From his fairy-tale wall to his schoolyard bullying and his flirtation with violent racists, Donald Trump offers America a singular narrative-- a tale of cowards. Fearful people, convinced of our inadequacy, trembling before a world alight with imaginary threats, crave a demagogue. Neither party has ever elevated to this level a more toxic figure, one that calls forth the darkest elements of our national character.
With three decades invested in the Republican Party, there is a powerful temptation to shrug and soldier on. Despite the bold rhetoric, we all know Trump will lose. Why throw away a great personal investment over one bad nominee? Trump is not merely a poor candidate, but an indictment of our character. Preserving a party is not a morally defensible goal if that party has lost its legitimacy.
Watching Ronald Reagan as a boy, I recall how bold it was for him to declare ‘morning again’ in America. In a country menaced by Communism and burdened by a struggling economy, the audacity of Reagan’s optimism inspired a generation.
Fast-forward to our present leadership and the nature of our dilemma is clear. I watched Paul Ryan speak at Donald Trump’s convention the way a young child watches his father march off to prison. Thousands of Republican figures that loathe Donald Trump, understand the danger he represents, and privately hope he loses, are publicly declaring their support for him. In Illinois our local and state GOP organizations, faced with a choice, have decided on complicity.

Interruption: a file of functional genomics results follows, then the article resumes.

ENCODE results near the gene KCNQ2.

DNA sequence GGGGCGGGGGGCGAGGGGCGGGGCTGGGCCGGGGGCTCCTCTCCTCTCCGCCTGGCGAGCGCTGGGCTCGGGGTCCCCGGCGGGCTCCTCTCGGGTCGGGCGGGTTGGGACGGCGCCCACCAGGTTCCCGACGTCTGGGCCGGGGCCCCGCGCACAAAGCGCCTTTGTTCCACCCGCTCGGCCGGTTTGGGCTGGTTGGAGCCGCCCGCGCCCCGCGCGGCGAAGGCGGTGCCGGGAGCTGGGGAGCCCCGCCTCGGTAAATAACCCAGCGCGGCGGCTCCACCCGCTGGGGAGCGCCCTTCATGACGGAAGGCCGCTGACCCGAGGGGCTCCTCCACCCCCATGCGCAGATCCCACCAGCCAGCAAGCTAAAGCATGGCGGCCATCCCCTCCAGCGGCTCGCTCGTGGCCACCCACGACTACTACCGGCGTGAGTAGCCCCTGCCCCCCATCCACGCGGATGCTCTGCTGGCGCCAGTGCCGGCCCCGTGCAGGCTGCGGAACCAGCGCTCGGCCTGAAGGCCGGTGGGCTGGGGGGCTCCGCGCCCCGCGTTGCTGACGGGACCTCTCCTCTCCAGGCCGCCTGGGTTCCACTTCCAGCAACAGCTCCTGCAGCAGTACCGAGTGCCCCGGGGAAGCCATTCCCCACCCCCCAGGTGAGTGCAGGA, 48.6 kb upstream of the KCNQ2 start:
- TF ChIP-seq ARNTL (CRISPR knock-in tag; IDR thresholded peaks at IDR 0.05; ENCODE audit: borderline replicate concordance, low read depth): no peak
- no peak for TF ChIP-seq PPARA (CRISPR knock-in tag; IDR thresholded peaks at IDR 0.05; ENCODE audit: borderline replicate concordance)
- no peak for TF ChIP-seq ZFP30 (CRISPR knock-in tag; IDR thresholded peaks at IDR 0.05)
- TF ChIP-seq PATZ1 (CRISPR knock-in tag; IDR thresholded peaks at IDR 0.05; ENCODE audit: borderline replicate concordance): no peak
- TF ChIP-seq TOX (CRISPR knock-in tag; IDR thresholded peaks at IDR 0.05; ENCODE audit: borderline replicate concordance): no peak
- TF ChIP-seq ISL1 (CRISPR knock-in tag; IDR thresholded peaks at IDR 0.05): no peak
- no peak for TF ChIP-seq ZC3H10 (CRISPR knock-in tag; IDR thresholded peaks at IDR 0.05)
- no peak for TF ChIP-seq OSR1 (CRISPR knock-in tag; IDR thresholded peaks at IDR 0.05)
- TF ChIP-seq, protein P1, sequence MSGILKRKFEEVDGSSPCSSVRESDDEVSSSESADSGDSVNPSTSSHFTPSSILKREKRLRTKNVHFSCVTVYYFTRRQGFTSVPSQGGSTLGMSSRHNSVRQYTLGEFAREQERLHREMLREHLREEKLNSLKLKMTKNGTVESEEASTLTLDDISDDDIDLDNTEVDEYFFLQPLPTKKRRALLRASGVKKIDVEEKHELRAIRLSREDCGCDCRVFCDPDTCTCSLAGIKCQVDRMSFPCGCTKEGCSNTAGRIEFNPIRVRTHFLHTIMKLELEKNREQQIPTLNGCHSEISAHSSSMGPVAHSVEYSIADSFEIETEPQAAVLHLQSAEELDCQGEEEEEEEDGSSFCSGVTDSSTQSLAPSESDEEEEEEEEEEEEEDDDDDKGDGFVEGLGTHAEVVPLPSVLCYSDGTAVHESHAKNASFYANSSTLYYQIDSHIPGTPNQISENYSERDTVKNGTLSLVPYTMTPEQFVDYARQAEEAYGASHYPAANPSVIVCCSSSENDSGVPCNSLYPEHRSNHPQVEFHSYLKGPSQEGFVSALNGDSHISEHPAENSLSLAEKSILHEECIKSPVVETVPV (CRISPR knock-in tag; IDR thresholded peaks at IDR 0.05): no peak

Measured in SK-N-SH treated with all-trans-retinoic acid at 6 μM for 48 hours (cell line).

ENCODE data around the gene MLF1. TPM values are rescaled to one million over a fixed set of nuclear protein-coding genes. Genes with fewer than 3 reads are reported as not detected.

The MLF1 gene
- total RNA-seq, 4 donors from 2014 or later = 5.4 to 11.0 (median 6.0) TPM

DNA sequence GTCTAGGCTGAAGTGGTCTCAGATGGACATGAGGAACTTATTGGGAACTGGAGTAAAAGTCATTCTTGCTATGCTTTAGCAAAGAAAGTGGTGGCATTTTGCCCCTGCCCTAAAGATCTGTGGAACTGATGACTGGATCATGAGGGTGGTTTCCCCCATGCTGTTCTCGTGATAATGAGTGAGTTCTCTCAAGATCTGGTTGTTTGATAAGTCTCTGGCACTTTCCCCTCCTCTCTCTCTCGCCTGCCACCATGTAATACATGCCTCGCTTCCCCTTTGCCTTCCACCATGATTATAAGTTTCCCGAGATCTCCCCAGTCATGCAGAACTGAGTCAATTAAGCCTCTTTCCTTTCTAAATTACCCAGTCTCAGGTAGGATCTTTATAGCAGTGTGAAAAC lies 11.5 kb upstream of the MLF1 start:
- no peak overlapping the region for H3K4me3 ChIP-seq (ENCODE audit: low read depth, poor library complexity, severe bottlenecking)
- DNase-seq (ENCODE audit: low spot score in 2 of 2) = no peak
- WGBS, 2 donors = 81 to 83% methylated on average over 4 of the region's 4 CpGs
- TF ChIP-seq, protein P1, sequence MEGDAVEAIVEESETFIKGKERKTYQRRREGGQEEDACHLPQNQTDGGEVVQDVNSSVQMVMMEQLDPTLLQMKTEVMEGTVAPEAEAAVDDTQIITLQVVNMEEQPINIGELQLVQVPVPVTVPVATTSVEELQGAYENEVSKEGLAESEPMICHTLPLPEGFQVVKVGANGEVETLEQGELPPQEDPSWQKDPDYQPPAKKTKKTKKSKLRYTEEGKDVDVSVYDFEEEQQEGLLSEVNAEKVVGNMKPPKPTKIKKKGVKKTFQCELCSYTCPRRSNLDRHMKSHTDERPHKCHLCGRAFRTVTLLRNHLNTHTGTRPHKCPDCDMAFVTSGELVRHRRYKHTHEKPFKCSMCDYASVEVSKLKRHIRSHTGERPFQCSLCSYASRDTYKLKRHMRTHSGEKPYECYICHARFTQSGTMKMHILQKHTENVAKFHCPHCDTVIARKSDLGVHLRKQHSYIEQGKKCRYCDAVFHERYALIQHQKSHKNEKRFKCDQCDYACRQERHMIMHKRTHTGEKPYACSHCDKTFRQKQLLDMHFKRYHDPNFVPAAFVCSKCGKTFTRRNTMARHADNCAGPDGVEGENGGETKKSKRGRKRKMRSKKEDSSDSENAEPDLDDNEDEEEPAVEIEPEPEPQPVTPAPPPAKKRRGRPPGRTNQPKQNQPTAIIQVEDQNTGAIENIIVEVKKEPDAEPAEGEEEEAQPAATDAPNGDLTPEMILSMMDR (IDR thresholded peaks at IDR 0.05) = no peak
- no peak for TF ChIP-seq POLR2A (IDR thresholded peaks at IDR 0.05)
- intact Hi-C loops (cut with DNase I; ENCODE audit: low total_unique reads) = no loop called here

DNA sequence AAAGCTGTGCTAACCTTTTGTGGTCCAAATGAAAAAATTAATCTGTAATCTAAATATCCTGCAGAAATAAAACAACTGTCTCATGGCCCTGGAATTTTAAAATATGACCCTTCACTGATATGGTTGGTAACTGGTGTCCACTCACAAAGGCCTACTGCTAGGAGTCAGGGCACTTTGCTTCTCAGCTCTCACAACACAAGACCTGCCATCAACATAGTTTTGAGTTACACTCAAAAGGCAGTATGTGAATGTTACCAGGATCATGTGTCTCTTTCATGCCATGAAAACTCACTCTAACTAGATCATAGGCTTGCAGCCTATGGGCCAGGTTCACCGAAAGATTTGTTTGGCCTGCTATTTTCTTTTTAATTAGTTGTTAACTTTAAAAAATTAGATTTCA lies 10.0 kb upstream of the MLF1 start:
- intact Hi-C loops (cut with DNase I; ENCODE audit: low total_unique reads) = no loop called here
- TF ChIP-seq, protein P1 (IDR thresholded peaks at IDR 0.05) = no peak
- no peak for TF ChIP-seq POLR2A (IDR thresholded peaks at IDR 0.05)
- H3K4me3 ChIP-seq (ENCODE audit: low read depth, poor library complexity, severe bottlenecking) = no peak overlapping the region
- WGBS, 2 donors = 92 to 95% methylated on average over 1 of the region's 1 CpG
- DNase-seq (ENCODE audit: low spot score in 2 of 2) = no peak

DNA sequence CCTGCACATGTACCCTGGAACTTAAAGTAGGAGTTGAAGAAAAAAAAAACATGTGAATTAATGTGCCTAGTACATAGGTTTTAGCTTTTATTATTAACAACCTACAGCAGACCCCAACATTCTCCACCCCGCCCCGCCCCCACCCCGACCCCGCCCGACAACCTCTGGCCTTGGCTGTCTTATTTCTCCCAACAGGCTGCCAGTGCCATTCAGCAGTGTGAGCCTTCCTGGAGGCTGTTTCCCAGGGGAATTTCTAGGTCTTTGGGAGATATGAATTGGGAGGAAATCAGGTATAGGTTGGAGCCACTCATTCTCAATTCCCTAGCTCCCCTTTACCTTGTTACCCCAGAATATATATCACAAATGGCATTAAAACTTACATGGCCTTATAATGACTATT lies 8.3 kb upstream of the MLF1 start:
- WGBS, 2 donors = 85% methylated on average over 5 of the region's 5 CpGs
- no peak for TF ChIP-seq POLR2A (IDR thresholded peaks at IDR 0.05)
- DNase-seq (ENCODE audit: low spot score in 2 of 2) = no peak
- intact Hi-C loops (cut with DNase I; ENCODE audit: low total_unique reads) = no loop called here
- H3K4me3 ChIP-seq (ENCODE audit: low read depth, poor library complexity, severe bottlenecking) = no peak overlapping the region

Our leaders’ compromise preserves their personal capital at our collective cost. Their refusal to dissent robs all Republicans of moral cover. Evasion and cowardice has prevailed over conscience. We are now, and shall indefinitely remain, the Party of Donald Trump.
I will not contribute my name, my work, or my character to an utterly indefensible cause. No sensible adult demands moral purity from a political party, but conscience is meaningless without constraints. A party willing to lend its collective capital to Donald Trump has entered a compromise beyond any credible threshold of legitimacy. There is no redemption in being one of the “good Nazis.”
I hereby resign my position as a York Township Republican committeeman. My thirty-year tenure as a Republican is over.